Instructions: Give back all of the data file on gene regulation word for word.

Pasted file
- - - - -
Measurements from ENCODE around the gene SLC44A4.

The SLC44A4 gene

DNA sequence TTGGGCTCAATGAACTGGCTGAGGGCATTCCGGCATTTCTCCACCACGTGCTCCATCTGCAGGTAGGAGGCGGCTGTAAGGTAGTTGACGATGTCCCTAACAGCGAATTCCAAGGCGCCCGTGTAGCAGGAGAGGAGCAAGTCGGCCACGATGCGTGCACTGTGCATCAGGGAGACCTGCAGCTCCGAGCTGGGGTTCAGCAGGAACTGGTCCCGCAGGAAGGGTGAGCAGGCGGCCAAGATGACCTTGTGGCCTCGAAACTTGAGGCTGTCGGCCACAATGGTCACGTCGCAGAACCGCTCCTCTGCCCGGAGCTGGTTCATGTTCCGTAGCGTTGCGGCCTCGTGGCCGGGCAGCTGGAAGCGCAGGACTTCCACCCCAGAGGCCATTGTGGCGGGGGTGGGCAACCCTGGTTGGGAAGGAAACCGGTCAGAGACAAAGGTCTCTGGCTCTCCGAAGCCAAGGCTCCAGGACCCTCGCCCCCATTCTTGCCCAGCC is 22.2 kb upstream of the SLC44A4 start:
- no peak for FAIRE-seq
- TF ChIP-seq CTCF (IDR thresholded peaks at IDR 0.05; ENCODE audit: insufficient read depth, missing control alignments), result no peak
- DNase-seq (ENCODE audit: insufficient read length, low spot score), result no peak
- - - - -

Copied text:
Measurements from ENCODE around the gene SLC44A4.

The SLC44A4 gene

DNA sequence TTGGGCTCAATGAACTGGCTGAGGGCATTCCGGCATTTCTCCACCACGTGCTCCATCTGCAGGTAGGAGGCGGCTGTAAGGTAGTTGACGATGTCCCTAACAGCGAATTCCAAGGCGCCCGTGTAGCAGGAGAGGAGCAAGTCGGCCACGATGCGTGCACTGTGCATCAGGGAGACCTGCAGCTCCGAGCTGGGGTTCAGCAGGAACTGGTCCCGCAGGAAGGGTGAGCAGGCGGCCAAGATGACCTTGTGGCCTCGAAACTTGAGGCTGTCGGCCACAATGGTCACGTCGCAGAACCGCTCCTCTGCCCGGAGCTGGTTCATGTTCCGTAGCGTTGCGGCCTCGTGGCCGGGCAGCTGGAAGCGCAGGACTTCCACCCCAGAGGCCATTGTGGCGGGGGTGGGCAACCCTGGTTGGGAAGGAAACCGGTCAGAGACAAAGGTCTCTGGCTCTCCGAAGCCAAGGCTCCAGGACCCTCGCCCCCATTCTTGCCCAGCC is 22.2 kb upstream of the SLC44A4 start:
- no peak for FAIRE-seq
- TF ChIP-seq CTCF (IDR thresholded peaks at IDR 0.05; ENCODE audit: insufficient read depth, missing control alignments), result no peak
- DNase-seq (ENCODE audit: insufficient read length, low spot score), result no peak